The Missouri Public Service Commission (PSC) last week approved the purchase of Aquila Inc.'s Missouri operations by Great Plains Energy Inc. and its subsidiary, Kansas City Power & Light Co. (KCPL). It was the final regulatory approval needed to complete the Great Plains-Aquila merger, the company said. The companies have scheduled a tentative closing date of July 14.
At closing Great Plains will acquire all outstanding shares of Aquila and its Missouri-based electric utility assets for $1.80/share in cash plus 0.0856 of a share of Great Plains common stock for each share of Aquila common stock. In addition, Great Plains Energy will assume Aquila's net debt remaining after closing. Upon consummation of the transactions, Aquila shareholders will own approximately 27% of Great Plains common stock.
As part of its decision, the PSC determined that Great Plains will not be allowed to recover transaction costs from ratepayers.
The Aquila deal will add about 300,000 electric utility customers to KCPL's existing 505,000 customers. It is part of a three-way deal that includes South Dakota-based Black Hills Corp. acquiring Aquila's electric and gas operations in Colorado, Kansas, Nebraska and Iowa for $940 million. Great Plains is to pay approximately $1.7 billion in cash and stock and assume $1 billion of Aquila debt for the Missouri operations, effectively putting a period at the end of the 100-year saga of Aquila and its predecessor companies. The linked transactions were first announced in early 2007 (see NGI, Feb. 12, 2007).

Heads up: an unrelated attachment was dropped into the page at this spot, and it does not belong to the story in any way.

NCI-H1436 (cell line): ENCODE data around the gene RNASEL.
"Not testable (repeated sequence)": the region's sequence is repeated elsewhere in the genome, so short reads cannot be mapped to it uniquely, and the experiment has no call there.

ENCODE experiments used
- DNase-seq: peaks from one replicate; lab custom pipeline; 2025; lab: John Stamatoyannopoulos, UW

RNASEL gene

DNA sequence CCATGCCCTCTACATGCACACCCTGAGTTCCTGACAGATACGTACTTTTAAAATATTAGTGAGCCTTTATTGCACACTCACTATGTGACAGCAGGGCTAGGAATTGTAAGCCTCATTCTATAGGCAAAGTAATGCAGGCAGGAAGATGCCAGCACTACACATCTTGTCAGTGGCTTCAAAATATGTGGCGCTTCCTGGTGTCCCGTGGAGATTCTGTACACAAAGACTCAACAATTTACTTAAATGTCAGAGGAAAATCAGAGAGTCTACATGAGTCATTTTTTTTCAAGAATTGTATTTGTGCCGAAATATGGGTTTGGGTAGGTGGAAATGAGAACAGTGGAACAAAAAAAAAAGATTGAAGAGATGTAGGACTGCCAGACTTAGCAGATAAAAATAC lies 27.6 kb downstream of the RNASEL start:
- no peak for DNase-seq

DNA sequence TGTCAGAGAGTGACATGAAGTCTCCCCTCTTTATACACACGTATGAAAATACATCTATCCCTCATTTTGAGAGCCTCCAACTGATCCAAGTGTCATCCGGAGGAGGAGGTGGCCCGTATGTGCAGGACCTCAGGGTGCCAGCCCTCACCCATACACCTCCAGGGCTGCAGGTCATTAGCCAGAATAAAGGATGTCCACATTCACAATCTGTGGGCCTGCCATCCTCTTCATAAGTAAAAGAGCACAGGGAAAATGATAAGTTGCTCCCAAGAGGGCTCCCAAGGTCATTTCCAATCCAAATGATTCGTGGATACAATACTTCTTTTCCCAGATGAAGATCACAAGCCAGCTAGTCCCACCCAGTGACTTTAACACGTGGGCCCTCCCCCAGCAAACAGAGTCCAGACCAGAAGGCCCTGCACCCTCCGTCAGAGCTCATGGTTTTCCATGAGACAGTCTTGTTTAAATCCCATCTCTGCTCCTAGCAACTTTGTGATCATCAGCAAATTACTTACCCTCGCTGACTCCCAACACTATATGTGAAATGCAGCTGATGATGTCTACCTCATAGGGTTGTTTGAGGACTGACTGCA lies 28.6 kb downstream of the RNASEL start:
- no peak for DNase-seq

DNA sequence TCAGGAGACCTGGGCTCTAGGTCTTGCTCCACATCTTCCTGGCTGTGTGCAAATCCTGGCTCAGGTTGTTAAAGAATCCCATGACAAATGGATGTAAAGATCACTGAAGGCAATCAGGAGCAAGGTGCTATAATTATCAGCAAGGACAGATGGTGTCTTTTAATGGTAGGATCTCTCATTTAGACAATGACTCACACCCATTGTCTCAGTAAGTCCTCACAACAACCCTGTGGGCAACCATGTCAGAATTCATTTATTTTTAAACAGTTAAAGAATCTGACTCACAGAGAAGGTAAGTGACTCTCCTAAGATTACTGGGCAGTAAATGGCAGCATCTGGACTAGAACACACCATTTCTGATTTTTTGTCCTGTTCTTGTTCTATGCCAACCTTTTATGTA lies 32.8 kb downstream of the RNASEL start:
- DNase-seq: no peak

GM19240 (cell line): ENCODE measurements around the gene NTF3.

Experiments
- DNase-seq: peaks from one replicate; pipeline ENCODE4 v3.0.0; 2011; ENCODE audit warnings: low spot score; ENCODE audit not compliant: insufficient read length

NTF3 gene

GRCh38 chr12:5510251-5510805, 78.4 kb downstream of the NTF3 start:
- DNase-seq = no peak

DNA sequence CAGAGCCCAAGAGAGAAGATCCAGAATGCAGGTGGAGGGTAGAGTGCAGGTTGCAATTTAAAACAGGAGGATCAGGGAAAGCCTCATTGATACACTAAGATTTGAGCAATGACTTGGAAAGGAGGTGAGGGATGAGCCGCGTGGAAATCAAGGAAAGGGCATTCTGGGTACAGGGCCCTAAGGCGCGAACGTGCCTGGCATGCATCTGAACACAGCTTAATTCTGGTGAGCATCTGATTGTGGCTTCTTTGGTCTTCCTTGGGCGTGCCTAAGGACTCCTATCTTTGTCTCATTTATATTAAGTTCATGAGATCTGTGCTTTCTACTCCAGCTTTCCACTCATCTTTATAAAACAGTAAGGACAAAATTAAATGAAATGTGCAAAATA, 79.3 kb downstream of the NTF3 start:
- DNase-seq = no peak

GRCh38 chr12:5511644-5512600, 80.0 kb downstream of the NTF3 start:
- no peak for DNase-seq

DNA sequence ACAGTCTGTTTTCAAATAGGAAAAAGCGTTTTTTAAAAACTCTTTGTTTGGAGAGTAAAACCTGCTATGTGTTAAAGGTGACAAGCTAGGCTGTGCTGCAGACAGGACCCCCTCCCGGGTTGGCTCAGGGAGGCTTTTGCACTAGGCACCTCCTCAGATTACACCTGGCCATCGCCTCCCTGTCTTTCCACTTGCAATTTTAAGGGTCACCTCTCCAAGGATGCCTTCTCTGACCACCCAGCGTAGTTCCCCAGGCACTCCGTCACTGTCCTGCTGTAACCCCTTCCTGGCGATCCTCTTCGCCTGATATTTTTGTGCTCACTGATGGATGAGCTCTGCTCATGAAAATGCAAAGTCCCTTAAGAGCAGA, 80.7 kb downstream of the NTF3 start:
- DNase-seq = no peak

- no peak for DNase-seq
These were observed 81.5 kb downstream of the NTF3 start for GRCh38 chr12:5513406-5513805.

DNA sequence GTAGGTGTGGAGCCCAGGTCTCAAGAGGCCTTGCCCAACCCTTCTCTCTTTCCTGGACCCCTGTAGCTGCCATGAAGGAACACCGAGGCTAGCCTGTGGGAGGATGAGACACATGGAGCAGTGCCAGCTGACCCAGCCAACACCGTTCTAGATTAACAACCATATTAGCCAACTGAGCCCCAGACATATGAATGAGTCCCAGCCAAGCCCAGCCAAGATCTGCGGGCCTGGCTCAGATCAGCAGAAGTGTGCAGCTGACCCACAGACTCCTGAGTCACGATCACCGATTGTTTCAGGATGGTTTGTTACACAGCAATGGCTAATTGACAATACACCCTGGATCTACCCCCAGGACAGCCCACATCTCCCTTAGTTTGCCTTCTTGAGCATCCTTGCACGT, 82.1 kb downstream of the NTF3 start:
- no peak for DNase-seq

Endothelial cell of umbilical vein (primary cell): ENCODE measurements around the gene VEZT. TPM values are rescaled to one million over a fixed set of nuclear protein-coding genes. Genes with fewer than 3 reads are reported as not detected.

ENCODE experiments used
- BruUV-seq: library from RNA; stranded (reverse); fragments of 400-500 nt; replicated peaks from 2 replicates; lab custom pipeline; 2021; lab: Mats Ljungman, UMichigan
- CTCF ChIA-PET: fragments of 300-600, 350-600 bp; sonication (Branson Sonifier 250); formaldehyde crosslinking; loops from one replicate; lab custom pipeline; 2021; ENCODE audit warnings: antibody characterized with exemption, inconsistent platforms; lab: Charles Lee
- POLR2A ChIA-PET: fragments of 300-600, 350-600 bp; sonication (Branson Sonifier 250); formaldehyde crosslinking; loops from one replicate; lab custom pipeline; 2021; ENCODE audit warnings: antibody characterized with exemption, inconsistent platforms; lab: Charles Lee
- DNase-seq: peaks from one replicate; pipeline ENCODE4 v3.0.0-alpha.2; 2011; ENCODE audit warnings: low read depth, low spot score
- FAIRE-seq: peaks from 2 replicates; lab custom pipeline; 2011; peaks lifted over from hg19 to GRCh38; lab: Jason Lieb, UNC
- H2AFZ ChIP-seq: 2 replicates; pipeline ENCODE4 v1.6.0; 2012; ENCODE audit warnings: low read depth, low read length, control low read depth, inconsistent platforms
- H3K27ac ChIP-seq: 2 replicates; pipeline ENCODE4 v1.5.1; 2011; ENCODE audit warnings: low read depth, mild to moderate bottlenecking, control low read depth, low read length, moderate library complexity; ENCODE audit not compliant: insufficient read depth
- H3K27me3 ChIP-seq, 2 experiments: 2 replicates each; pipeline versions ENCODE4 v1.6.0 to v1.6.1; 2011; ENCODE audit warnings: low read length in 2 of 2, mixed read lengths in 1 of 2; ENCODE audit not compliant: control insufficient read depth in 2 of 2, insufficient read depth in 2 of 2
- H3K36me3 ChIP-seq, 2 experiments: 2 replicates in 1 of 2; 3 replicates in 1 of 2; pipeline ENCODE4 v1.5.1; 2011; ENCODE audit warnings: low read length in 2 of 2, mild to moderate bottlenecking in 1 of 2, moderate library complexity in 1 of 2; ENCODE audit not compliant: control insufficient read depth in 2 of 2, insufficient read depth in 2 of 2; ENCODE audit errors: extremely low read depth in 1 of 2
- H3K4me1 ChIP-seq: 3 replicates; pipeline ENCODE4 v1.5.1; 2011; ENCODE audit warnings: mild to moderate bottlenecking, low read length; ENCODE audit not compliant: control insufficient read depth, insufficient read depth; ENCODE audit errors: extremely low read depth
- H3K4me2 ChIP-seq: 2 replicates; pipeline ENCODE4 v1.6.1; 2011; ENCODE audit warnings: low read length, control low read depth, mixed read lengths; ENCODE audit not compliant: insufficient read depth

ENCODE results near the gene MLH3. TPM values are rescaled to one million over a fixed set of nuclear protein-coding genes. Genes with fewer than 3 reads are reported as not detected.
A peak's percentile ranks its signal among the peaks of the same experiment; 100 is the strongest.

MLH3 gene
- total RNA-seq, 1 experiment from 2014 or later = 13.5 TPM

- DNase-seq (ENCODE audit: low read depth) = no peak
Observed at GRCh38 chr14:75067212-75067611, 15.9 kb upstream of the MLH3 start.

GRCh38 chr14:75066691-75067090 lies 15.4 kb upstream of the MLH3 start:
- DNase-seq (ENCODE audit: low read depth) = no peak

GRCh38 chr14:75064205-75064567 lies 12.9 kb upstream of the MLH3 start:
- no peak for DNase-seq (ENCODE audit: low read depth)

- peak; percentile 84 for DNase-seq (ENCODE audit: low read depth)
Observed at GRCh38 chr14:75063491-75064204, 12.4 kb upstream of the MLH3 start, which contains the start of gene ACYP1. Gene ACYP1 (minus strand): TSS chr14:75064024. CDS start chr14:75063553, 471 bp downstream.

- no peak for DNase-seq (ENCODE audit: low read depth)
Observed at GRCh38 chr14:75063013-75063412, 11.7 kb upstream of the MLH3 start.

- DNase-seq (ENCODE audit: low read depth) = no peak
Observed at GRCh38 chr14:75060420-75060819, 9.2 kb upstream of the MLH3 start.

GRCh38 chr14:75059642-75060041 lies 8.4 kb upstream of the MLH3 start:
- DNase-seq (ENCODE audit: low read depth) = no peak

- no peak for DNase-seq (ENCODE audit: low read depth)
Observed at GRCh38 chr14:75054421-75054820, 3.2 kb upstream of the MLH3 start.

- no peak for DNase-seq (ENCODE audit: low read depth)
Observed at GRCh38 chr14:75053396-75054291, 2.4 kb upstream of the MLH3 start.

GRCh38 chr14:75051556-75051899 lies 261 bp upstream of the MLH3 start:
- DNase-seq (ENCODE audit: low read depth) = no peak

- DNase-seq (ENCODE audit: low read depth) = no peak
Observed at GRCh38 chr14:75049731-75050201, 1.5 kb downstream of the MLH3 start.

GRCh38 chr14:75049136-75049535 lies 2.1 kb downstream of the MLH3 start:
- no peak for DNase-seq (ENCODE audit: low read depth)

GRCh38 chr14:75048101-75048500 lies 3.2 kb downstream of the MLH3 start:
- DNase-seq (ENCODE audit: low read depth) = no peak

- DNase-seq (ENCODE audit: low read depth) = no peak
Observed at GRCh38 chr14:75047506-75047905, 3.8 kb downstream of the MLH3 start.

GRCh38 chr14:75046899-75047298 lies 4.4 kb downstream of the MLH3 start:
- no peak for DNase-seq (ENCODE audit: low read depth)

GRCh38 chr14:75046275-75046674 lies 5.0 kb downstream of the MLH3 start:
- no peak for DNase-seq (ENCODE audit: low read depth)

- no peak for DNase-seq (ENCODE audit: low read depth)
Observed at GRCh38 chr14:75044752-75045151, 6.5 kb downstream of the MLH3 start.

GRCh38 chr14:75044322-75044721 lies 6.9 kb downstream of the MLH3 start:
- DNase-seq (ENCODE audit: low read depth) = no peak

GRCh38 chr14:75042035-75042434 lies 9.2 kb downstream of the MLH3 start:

Earlier this year the Kansas Corporation Commission approved the acquisition, leaving Missouri as the deal's final obstacle (see NGI, March 3). Highlights of the Kansas settlement included:
Great Plains said that overall the deal would generate benefits and net customer savings of about $140 million by 2013 and $482 million by 2017.
Last month Great Plains completed the sale of subsidiary Strategic Energy LLC to Centrica plc subsidiary Direct Energy for $300 million. Proceeds from that sale will be used to offset some of Great Plains' anticipated financing needs in 2008, the company said.
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